Chinese Miners, Merchants & GardenersPrint Page
Artistic sculpture and information plaque commemorate over 18000 Chinese immigrants who arrived in Cooktown after the discovery of gold on the Palmer River in 1873 and their contribution to the development of Australia's north.
Palmer River was one of Australia's major gold rush locations. William Hann and geologist Norman Taylor found gold in a sandy bed of the river in 1872. The miners in the Palmer River included Chinese, mostly from the Guangdong Province in southern China The Chinese miners would re-work the diggings of Europeans as they moved on to find richer diggings. In 1876, with the rush to the Hodgkinson River, Chinese miners occupied most of the Palmer Gold Field.
|Address:||175 Charlotte Street, , Cooktown, 4895|
|GPS Coordinates:||Lat: -15.461027|
Note: GPS Coordinates are approximate.
|Monument Designer:||Hans Pehl|
Chinese Miners, merchants & gardeners
News of gold discoveries on the Palmer River in 1873 travelled quickly. Chinese migrants rushed to Cooktown for the overland trek to this rich, new field.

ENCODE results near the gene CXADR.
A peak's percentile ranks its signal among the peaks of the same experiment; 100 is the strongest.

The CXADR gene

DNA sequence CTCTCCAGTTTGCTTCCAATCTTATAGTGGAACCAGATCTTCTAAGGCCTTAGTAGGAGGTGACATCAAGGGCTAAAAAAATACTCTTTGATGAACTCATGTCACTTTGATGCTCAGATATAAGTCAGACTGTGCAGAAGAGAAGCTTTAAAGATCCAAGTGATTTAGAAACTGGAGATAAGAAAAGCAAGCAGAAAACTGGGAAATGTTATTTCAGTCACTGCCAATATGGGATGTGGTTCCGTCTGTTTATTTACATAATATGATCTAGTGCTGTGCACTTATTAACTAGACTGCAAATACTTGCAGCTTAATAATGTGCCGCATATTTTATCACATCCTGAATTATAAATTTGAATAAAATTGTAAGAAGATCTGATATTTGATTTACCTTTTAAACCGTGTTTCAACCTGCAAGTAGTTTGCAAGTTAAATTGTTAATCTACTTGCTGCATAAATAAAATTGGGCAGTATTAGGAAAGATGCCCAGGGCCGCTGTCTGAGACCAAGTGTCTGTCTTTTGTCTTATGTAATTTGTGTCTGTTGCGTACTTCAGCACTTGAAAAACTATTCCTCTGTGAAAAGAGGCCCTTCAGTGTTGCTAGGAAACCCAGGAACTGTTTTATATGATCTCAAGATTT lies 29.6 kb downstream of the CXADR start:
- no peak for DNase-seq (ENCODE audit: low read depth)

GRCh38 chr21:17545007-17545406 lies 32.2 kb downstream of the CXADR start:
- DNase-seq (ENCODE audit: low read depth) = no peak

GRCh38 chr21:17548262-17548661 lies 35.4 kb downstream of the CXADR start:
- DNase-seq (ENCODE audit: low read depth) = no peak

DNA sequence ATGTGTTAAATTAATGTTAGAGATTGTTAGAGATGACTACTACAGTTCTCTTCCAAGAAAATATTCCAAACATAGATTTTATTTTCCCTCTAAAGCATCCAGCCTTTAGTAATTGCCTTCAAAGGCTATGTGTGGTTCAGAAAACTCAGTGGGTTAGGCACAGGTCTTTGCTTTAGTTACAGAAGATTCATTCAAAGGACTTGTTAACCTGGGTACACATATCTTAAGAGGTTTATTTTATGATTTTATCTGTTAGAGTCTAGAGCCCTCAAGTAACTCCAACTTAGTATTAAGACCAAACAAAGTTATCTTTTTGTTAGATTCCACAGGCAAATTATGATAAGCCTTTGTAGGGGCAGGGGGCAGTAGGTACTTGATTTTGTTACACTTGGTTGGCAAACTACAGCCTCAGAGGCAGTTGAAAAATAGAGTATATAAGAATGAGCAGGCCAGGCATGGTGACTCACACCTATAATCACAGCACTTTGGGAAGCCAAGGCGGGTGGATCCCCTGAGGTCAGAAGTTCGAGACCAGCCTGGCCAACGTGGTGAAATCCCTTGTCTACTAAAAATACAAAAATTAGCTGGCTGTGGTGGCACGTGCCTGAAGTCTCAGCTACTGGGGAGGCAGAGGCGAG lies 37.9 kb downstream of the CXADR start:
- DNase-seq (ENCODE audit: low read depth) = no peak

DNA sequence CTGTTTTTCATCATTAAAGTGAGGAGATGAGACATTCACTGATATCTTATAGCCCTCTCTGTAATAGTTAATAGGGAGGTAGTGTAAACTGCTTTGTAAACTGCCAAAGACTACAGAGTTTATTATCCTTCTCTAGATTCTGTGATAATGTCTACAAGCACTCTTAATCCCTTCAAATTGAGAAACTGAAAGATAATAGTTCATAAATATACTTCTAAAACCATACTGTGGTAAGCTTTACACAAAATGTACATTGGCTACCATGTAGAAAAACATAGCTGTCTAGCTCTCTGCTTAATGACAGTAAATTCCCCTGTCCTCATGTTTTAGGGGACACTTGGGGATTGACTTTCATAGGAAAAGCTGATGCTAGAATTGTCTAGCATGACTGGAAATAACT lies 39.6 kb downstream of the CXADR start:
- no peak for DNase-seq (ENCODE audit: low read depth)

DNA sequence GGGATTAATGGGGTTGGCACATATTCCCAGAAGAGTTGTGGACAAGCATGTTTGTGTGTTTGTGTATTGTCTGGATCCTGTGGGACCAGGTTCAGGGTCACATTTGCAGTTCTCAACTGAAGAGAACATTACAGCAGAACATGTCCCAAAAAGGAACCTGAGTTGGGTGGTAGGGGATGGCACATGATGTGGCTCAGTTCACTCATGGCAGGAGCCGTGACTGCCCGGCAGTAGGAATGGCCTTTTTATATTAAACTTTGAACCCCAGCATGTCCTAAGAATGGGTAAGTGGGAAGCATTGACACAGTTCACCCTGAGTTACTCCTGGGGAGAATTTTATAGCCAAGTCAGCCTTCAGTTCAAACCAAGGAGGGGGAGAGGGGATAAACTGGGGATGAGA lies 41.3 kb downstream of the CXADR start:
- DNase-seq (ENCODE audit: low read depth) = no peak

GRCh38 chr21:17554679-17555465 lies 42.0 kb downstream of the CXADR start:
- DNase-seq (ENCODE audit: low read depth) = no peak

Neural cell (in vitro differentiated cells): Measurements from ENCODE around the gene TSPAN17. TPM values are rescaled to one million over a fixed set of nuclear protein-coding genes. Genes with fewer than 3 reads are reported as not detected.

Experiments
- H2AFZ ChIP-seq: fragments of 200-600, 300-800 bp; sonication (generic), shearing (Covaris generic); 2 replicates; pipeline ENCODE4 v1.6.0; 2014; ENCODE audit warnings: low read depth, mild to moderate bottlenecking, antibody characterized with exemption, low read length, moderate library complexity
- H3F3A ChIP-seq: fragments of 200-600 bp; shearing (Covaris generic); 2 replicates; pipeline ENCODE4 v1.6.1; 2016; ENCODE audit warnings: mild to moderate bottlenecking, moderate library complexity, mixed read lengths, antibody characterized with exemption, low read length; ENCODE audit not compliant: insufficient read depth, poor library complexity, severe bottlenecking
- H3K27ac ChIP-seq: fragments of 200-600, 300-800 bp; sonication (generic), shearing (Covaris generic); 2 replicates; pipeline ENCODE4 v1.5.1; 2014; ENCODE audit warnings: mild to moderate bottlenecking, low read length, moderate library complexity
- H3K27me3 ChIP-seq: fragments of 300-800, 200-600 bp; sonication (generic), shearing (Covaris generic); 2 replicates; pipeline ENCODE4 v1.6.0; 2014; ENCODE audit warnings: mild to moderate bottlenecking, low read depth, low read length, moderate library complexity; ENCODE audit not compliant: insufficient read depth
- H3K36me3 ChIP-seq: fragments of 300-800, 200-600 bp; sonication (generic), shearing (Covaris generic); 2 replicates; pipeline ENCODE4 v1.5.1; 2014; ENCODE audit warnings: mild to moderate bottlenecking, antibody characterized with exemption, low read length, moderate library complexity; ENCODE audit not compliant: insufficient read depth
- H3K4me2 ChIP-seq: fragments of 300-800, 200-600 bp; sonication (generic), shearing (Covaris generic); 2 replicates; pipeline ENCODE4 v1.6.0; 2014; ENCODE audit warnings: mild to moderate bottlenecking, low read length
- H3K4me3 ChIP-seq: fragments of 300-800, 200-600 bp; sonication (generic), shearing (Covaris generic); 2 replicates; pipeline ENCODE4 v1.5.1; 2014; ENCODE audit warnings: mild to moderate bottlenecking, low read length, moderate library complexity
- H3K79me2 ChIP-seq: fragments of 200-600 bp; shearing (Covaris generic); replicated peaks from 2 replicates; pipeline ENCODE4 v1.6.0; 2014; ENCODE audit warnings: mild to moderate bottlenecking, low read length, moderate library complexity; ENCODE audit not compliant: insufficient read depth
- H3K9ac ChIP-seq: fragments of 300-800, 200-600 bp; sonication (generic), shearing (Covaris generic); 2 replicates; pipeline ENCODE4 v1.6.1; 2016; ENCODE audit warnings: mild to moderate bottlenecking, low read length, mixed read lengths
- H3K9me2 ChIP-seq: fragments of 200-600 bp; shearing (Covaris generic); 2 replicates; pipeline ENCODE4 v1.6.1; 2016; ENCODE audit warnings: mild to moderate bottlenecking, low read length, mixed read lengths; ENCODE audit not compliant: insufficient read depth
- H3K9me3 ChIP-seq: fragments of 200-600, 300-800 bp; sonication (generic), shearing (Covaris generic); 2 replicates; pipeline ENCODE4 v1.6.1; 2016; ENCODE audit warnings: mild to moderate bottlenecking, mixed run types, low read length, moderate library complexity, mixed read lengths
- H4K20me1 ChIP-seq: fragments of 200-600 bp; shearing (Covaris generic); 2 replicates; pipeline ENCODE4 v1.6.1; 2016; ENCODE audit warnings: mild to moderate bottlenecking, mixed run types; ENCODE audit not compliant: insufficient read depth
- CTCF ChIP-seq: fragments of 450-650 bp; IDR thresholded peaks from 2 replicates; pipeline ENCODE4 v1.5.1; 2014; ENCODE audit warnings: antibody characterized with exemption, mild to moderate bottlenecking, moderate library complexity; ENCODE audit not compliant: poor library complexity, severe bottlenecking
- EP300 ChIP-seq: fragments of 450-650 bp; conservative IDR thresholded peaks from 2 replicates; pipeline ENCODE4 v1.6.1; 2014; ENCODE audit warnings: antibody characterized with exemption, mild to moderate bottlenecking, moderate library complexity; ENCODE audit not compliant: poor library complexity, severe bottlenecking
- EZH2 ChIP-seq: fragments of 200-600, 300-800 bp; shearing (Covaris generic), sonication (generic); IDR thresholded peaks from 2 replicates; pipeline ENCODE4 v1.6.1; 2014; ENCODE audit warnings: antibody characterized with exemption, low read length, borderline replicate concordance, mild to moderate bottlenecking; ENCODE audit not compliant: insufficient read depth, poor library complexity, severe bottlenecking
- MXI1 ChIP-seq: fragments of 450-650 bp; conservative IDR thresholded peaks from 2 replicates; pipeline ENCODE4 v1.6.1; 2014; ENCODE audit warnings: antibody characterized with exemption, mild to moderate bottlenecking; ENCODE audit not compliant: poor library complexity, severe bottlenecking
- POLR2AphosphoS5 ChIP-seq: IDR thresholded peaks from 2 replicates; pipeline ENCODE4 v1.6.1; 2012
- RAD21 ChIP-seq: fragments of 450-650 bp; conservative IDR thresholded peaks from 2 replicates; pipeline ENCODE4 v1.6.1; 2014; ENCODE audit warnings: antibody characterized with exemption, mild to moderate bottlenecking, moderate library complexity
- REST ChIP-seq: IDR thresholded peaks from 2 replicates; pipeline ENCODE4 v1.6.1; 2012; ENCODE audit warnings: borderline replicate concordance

The journey could take weeks. They faced starvation, prejudice and attacks by local Aboriginal clans. By 1878 there were 18,000 Chinese on the Palmer where they outnumbered the Europeans four to one.
When alluvial gold declines in the 1880s many Chinese moved away. Some developed businesses that became household names in Queensland.
Chinese migrants had an important, but underrated role in developing Australia`s north. This sculpture celebrates their contribution. The seated new arrival contemplates his new country before the trek to the goldfield. The two standing figures represent those who later prospered and contributed to Australian business, services and commerce.
This memorial is an initiative of Cook Shire Council.
Hans Pehl, an Atherton Tableland artist blacksmith,
designed and constructed the figures.